In the 1890s the back page of many small town newspapers were filled with ads for patent medicines. There are many cringe-worthy ads from the era, but this is my favorite. This ad greeted readers of the Hood River Sun in 1899, and evidences an inordinate concern with digestive regularity.
Cascarets were one of the blockbuster drug store products of the 1890s. Given that this laxative candy derived from a tree bark was an alternative to swallowing spoons of castor oil, it's no wonder. You'll be happy to know a small tin box of Cascarets are in the collection of the National Museum of American History at the Smithsonian.
Glad I ate breakfast BEFORE reading this.
Kenn on 6th November 2015 @ 7:03am
Jeesh....nothing like getting right to the point.
When I was a kid, a lot of the boys would strip Cascara bark to sell.
L.E. on 6th November 2015 @ 7:34am
When young used to make spending money peeling "chittum" bark-indian word- from cascara trees on the coast. Every kid had to lick it once to see if it worked. It did.
Buzz on 6th November 2015 @ 7:51am
While most patent medicines were alcohol based placebos, this one probably was an effective laxative. As L.E. and Buzz have pointed out, the active ingredient was Cascara bark. It was used in OTC laxatives up until 2002 when the FDA ordered it removed because of lack of studies to prove its safety and effectiveness. Apparently the manufacturers didn't see enough money in those products to pay for the studies needed by the FDA.
Arthur on 6th November 2015 @ 9:41am
WOW, what an "attractive" advertisement.....I especially like the free offer...how kind.
Arlen Sheldrake on 6th November 2015 @ 9:52am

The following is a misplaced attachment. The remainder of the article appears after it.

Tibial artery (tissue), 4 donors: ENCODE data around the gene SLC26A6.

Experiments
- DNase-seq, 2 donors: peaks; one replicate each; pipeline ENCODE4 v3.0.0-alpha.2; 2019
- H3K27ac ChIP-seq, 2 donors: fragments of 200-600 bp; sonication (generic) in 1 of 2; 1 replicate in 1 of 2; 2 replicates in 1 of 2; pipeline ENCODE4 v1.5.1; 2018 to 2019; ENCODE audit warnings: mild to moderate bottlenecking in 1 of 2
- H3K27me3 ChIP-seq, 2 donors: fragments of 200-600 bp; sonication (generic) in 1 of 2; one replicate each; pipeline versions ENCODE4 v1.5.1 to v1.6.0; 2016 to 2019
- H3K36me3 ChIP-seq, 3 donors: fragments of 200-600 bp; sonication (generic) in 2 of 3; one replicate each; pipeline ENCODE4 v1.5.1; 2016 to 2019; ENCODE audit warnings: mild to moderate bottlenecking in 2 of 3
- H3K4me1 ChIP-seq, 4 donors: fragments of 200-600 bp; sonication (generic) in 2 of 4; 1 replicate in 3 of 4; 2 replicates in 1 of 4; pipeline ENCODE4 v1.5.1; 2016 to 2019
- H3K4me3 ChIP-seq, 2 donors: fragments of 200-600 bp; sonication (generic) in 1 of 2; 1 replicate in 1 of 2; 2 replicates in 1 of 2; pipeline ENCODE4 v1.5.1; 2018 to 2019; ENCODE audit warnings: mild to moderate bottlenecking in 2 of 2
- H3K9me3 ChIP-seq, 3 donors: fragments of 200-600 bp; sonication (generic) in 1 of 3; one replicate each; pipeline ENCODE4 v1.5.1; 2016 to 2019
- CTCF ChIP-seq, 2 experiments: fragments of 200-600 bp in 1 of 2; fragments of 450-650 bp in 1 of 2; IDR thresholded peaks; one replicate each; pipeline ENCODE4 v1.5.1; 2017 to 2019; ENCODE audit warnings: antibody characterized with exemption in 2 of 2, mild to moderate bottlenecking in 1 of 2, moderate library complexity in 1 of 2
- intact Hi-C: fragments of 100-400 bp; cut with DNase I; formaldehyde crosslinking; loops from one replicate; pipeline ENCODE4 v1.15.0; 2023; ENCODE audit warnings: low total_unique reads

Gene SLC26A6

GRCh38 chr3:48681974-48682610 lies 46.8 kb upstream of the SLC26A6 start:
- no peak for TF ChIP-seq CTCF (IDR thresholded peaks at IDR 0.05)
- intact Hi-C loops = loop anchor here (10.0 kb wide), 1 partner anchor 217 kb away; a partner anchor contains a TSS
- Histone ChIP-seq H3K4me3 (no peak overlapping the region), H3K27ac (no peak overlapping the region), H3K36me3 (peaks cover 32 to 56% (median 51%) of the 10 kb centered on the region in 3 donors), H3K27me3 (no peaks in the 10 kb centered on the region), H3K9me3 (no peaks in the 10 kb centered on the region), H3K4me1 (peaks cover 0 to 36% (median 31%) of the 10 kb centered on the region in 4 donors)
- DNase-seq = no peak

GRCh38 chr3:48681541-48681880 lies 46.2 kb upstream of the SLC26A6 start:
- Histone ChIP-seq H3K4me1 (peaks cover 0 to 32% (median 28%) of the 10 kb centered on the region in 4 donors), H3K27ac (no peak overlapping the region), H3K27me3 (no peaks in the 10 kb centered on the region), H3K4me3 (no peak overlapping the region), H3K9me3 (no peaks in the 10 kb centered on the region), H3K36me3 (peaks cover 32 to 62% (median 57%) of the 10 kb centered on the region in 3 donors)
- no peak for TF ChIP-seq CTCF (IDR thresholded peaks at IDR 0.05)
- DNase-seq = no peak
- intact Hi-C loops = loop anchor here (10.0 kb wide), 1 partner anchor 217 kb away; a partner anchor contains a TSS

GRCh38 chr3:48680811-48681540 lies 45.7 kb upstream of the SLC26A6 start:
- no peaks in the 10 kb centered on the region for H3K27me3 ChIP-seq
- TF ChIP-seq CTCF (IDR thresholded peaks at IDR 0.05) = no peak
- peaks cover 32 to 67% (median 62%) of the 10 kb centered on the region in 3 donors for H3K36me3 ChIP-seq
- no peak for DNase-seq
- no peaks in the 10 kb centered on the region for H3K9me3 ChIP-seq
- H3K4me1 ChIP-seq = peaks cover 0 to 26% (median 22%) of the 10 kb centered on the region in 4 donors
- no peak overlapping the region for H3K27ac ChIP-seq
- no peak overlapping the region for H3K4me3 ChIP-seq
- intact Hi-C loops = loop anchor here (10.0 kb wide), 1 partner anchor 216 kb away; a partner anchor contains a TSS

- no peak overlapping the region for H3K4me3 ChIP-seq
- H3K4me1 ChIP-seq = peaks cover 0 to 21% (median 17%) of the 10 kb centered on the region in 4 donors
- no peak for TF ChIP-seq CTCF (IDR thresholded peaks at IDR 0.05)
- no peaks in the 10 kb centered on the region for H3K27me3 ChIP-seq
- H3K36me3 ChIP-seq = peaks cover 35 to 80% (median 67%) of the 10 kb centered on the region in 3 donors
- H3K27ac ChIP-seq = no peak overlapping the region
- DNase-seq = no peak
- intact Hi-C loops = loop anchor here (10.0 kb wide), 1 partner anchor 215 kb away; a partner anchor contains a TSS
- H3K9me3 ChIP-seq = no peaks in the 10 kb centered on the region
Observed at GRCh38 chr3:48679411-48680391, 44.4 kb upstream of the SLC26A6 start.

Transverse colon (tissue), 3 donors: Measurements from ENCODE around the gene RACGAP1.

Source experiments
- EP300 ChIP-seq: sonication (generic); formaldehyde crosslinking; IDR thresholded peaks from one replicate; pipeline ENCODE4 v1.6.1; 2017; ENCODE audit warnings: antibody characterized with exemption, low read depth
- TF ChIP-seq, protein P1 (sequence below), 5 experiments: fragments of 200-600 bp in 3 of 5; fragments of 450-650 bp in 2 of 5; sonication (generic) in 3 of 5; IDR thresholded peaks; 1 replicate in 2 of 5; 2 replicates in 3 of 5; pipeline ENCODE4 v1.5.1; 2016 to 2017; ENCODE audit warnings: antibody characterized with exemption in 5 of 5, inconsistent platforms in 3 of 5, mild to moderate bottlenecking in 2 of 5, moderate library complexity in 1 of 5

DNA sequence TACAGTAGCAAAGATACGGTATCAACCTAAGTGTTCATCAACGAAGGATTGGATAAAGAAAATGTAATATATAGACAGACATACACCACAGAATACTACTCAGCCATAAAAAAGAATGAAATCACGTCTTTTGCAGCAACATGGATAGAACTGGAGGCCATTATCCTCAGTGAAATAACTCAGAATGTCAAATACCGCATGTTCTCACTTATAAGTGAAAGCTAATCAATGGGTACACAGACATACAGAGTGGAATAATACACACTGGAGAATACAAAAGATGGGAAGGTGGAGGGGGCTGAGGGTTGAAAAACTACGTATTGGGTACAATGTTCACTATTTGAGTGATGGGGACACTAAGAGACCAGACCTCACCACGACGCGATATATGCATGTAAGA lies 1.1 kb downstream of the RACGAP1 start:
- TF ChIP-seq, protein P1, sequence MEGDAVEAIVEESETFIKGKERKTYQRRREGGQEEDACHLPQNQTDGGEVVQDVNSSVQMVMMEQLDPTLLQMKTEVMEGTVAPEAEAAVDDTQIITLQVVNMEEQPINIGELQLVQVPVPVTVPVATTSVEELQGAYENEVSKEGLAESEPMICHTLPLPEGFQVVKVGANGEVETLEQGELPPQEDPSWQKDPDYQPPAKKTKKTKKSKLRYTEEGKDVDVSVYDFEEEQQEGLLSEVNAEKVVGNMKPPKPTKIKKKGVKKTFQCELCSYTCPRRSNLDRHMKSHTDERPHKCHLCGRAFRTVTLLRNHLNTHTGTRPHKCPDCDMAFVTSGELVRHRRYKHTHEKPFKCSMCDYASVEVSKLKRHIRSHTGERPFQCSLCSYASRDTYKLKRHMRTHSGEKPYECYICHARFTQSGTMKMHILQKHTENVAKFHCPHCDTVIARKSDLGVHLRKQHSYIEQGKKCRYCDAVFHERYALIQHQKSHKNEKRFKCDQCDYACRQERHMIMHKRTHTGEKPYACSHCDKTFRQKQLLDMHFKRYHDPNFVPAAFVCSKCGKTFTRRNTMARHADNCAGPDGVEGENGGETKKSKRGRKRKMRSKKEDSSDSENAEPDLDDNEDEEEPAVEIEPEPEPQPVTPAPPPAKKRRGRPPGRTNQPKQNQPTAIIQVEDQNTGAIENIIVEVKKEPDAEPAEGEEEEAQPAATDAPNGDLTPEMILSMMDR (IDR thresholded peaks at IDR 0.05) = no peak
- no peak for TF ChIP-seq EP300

Wasn't it just a few photos back that we were complimenting the graphics of this era?
L.E. on 6th November 2015 @ 9:59am
When I was a kid I and my grandpa collected this bark too. I climbed the tree's, (tree climbing was not just for boys), and carefully slit, split, and peeled the bark from the branches, dropping it to the ground where he stuffed it into gunnysacks. We would take the wet bark home and lay it out on the upper portion of our horse pasture to dry and then break it up into smaller pieces using a baseball bat as a plunger inside of a metal garbage can. We then rebagged it in sacks and sewed them shut for shipment to a pharmaceutical company. This was in the early 1970's.
This reminds me of a ditty I once wrote in memory of this foul stuff.
Mr. Clark on a lark, got himself some "chittum" bark.
He chewed it in, then spat it out, and soon began to dance and shout.
He held his stomach, then his rear, and wished that he could disappear.
We'd give a penny for his thoughts, for "chittum" bark gave him the trots.
But we will ask another time, when Clark is feeling more sublime.
Lesa on 12th March 2016 @ 3:33pm